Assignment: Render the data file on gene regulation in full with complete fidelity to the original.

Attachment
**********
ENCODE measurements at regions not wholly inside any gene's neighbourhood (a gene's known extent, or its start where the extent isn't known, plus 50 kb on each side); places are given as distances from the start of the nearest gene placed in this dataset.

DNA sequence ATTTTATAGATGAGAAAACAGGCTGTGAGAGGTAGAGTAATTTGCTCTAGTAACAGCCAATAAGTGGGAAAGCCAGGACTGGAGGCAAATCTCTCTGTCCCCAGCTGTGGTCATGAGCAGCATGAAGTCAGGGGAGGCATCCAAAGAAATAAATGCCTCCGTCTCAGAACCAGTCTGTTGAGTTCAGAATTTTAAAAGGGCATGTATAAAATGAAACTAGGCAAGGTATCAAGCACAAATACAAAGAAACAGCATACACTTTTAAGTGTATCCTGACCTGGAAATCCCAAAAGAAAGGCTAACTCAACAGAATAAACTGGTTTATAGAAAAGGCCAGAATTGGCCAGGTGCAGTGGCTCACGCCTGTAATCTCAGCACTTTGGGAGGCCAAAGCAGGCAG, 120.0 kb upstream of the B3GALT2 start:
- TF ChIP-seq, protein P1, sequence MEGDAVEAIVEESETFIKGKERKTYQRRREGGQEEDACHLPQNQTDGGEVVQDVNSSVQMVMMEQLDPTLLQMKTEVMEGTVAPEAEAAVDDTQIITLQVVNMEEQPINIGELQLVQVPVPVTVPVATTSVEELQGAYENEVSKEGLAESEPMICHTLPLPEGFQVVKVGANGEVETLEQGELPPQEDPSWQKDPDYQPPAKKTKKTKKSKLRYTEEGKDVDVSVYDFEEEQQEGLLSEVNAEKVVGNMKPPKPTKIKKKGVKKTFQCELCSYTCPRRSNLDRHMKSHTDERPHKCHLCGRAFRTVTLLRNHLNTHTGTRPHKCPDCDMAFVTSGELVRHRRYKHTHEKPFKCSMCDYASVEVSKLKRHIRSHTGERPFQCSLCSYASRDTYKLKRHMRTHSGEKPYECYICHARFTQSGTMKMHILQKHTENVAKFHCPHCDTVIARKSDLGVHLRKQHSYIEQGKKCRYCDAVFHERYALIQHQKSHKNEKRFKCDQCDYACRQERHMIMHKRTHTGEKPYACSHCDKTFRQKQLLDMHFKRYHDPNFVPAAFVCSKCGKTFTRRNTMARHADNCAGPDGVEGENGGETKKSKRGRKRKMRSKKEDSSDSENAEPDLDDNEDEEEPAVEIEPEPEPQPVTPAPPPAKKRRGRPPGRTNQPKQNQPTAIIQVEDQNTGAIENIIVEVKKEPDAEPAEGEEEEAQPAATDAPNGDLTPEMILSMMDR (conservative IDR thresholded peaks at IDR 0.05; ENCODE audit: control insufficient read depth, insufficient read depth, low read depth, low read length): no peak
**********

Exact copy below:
ENCODE measurements at regions not wholly inside any gene's neighbourhood (a gene's known extent, or its start where the extent isn't known, plus 50 kb on each side); places are given as distances from the start of the nearest gene placed in this dataset.

DNA sequence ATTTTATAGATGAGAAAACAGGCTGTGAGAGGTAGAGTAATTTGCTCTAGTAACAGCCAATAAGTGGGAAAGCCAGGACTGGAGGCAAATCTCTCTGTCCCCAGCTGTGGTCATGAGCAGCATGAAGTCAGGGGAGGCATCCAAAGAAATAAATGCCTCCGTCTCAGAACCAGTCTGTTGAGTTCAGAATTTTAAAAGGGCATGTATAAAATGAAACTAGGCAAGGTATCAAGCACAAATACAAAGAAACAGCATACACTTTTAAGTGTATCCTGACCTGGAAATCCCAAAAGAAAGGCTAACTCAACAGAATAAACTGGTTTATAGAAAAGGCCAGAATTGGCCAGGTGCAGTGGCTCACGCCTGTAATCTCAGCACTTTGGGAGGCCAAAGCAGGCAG, 120.0 kb upstream of the B3GALT2 start:
- TF ChIP-seq, protein P1, sequence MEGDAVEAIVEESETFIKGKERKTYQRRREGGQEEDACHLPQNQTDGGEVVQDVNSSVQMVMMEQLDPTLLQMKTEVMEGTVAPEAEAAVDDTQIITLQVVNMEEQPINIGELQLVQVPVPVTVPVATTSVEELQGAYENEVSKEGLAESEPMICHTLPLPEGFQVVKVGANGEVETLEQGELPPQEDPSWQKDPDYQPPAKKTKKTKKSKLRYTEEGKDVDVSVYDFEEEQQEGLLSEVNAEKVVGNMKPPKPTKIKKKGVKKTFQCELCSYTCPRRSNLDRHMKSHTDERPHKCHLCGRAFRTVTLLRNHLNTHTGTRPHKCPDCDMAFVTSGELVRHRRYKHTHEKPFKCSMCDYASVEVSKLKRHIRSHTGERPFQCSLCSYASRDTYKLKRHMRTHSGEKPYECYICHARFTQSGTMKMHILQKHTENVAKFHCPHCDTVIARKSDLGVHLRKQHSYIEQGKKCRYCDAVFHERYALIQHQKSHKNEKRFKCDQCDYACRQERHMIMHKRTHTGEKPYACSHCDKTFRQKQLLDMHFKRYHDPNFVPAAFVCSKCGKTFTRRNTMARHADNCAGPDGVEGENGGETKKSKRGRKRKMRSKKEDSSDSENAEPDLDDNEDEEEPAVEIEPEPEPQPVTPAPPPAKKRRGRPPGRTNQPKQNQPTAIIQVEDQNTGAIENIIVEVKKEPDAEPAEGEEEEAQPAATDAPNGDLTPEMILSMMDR (conservative IDR thresholded peaks at IDR 0.05; ENCODE audit: control insufficient read depth, insufficient read depth, low read depth, low read length): no peak